Bruce J. Schulman is professor of history and American studies at Boston University. He is the author of The Seventies: The Great Shift in American Culture, Society, and Politics (2001), a New York Times Notable Book of the Year, and From Cotton Belt to Sunbelt: Federal Policy, Economic Development, and the Transformation of the South, 1938–1980 (1991). A frequent contributor to the Los Angeles Times, New York Times, San Jose Mercury News and numerous other publications, Schulman has held research fellowships from the National Endowment for the Humanities, the Charles Warren Center for Studies in American History, and the Marjorie Kovler Fund of the Blum-Kovler Foundation. In 2004, the Organization of American Historians named him to its Distinguished Lectureship program. Schulman is currently at work on a volume for the Oxford History of the United States series covering the years 1896–1929.


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Stuart B. Schwartz

Stuart B. Schwatz (Ph. D., Columbia University) is the George Burton Adams Professor of History at Yale University. He specializes on the colonial history of Latin America. Author or editor of nineteen books, his All Can be Saved: Religious Tolerance and Salvation in the Iberian Atlantic World won three prizes of the American Historical Association, the first time that any book was so honored. Long interested in ethnohistory and in cultural interactions, he was co-editor of the Cambridge History of Native Peoples of the Americas. South America (2 vols.) and was editor of Implicit Understandings: The Encounters between Europeans and Other Peoples in the Early Modern Era. He is presently at work on a history of the union and separation of the Spanish and Portuguese empires in the seventeenth century.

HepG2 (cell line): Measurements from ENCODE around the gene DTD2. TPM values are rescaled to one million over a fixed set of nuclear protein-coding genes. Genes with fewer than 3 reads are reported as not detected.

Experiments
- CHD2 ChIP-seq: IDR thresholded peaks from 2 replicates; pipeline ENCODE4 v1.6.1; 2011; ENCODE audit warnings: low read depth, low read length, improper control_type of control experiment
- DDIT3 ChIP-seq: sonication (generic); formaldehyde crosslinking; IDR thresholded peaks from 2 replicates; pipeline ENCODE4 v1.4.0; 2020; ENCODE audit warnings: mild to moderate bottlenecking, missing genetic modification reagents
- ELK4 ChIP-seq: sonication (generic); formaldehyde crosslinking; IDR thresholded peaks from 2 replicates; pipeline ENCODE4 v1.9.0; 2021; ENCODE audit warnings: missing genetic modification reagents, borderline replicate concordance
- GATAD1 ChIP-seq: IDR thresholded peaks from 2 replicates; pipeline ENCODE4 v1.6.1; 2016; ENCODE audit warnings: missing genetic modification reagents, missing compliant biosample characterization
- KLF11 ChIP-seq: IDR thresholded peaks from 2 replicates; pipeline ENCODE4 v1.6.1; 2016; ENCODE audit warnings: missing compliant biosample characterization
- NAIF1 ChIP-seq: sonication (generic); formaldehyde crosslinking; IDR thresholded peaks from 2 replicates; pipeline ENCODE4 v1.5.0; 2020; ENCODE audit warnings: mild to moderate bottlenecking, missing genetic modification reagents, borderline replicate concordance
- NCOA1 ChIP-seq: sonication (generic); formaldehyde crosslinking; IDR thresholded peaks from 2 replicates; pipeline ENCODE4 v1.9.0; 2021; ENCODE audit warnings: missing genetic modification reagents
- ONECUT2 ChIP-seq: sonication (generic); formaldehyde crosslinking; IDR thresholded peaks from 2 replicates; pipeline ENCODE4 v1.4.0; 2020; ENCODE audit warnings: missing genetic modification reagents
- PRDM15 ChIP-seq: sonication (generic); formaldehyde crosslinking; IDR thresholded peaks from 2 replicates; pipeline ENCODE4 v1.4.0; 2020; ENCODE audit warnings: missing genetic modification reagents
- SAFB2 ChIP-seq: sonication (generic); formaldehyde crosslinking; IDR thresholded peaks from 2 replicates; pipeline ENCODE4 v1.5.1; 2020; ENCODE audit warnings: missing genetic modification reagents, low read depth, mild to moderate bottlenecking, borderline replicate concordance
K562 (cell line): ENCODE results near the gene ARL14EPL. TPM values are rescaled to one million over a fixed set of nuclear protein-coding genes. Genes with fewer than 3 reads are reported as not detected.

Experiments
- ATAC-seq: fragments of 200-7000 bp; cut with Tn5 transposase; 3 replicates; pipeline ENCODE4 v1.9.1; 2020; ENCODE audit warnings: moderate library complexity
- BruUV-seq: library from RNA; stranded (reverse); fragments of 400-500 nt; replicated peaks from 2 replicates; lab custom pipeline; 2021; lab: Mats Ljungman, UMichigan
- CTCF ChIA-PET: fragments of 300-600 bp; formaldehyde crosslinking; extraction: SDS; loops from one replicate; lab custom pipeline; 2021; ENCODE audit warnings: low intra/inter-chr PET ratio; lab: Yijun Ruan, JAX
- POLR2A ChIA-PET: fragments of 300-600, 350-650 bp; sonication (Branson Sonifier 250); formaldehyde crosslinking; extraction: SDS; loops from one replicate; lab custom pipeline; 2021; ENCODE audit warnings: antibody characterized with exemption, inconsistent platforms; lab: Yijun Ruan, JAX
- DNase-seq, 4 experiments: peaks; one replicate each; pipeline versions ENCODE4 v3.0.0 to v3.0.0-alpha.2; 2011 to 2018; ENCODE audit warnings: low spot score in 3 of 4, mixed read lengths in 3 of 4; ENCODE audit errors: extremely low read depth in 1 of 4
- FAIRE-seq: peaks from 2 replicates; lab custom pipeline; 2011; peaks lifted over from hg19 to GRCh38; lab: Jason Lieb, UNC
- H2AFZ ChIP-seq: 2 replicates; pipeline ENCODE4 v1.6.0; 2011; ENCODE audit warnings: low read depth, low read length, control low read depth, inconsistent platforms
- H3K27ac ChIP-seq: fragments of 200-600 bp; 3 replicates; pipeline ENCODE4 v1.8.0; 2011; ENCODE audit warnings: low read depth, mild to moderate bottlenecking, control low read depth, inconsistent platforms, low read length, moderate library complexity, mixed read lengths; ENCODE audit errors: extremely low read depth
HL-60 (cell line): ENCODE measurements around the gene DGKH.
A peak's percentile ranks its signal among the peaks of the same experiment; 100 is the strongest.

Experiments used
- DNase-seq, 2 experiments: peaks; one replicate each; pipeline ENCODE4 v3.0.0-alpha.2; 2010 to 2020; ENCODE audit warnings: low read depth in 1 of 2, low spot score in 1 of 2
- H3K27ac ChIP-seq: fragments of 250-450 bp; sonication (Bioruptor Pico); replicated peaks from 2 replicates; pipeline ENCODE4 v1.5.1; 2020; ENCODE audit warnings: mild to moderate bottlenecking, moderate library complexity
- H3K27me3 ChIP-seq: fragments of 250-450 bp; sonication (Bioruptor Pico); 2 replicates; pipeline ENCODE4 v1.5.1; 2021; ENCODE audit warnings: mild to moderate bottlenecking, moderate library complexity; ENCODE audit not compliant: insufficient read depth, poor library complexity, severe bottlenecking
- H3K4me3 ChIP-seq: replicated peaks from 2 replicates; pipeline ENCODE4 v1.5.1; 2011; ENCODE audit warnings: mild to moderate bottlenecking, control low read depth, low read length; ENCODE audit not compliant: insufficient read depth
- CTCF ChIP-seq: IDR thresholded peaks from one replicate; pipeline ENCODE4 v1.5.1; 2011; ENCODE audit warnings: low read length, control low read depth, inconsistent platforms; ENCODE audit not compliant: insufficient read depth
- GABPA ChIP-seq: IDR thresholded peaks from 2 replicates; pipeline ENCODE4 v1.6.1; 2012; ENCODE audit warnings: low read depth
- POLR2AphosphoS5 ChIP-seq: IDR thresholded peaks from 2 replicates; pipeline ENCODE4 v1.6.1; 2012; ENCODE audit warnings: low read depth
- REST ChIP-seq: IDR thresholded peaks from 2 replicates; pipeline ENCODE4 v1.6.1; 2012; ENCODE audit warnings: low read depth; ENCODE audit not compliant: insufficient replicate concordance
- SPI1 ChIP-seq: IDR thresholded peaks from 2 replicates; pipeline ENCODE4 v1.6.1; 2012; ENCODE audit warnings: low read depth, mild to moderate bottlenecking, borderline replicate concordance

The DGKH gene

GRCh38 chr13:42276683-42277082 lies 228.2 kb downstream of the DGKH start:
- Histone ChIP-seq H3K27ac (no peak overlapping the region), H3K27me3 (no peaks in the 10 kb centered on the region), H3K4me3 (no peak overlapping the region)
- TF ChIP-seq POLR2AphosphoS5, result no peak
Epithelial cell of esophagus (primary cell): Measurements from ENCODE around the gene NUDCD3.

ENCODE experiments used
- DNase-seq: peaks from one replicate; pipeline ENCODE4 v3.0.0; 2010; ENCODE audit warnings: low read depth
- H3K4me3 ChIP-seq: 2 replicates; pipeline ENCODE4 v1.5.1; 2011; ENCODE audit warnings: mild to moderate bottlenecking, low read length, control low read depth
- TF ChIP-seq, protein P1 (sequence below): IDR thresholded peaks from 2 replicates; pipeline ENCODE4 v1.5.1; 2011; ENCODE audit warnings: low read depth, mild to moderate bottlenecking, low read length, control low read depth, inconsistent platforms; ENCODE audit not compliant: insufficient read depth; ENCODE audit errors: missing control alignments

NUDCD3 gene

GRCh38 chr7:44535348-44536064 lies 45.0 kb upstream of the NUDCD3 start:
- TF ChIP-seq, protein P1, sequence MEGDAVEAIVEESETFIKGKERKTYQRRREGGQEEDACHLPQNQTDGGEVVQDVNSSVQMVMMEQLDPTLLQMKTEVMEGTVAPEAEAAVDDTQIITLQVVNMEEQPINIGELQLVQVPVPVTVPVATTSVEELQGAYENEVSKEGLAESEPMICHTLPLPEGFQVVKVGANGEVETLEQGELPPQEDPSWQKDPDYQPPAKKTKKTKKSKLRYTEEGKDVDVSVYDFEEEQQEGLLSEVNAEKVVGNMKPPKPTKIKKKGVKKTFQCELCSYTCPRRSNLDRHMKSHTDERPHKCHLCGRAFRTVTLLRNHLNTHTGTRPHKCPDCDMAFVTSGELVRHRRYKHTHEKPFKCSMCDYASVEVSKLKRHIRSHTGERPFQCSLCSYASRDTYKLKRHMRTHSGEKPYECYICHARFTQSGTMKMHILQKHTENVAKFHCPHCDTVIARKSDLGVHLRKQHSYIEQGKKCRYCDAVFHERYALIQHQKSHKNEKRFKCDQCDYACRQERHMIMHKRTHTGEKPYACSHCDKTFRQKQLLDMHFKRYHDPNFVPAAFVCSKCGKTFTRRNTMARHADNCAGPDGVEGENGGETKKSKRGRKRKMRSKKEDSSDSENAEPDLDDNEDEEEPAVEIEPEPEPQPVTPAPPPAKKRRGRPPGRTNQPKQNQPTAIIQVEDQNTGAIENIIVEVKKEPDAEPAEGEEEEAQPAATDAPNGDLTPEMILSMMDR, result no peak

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Tatiana Seijas

Tatiana Seijas (Ph.D., Yale University) is Associate Professor of History at Pennsylvania State University. Her first monograph Asian Slaves in Colonial Mexico: From Chinos to Indians won the Berkshire Conference Book Prize. She is also co-author of Spanish Dollars and Sister Republics: The Money That Made Mexico and the United States. Her current monograph project is tentatively titled "First Routes: Indigenous Trade and Travel in Early North America."


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Robert O. Self

Robert O. Self is Professor of History at Brown University. His research focuses on urban history, American politics, and the post-1945 United States. He is the author of American Babylon: Race and the Struggle for Postwar Oakland, which won four professional prizes, including the James A. Rawley Prize from the Organization of American Historians, and All in the Family: The Realignment of American Democracy Since the 1960s. He is currently at work on a book about the centrality of houses, cars, and children to family consumption in the twentieth-century United States.